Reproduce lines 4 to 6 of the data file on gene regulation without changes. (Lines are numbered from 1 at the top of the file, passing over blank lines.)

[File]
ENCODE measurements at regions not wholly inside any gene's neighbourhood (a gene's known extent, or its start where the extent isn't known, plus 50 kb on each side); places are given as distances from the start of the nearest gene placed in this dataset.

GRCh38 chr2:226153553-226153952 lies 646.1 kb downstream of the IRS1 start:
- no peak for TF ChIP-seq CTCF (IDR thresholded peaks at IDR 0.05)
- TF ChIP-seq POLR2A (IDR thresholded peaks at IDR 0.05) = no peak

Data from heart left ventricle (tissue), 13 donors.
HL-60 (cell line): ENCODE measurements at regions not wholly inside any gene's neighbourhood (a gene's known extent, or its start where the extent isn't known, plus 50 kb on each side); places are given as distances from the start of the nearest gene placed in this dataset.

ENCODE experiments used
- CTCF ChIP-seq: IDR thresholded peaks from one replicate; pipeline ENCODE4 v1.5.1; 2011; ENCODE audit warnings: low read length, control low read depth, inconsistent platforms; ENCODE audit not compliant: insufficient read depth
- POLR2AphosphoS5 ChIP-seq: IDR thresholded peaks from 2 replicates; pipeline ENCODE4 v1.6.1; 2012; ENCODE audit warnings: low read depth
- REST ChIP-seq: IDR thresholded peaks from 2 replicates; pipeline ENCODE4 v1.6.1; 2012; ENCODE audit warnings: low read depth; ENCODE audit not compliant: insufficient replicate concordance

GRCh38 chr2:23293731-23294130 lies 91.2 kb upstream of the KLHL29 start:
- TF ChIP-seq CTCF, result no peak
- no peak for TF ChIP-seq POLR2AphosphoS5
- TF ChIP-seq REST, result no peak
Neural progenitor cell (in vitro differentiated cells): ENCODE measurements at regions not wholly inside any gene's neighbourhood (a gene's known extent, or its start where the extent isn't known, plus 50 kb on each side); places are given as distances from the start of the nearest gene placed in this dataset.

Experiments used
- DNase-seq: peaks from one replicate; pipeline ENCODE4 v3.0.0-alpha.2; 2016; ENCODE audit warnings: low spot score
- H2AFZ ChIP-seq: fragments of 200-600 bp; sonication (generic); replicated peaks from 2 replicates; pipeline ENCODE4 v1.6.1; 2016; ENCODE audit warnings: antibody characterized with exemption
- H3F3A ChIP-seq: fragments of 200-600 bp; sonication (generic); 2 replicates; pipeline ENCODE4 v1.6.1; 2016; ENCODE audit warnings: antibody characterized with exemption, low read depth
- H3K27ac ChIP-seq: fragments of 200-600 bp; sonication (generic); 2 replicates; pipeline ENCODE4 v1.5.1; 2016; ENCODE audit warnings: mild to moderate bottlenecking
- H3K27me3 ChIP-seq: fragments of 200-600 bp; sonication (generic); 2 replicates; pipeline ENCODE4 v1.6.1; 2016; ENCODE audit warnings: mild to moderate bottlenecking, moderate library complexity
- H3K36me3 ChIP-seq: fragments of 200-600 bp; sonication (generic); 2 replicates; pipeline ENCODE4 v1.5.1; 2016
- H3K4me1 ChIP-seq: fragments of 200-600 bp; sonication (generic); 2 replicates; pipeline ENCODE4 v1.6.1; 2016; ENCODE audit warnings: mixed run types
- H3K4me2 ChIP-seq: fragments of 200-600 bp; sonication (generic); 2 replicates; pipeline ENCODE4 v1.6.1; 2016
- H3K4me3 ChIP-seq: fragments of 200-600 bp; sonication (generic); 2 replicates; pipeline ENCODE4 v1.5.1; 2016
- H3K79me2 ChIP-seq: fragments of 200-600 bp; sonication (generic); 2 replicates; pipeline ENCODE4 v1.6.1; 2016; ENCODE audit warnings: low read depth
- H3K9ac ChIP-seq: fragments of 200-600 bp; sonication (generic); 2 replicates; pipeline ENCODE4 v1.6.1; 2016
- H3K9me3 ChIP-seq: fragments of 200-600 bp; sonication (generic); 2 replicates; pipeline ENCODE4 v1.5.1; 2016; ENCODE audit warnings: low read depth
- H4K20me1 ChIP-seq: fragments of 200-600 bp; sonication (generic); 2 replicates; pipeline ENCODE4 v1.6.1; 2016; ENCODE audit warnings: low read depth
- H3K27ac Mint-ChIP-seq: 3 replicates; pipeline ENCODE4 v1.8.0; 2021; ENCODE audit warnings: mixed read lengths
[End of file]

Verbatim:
- TF ChIP-seq POLR2A (IDR thresholded peaks at IDR 0.05) = no peak

Data from heart left ventricle (tissue), 13 donors.
HL-60 (cell line): ENCODE measurements at regions not wholly inside any gene's neighbourhood (a gene's known extent, or its start where the extent isn't known, plus 50 kb on each side); places are given as distances from the start of the nearest gene placed in this dataset.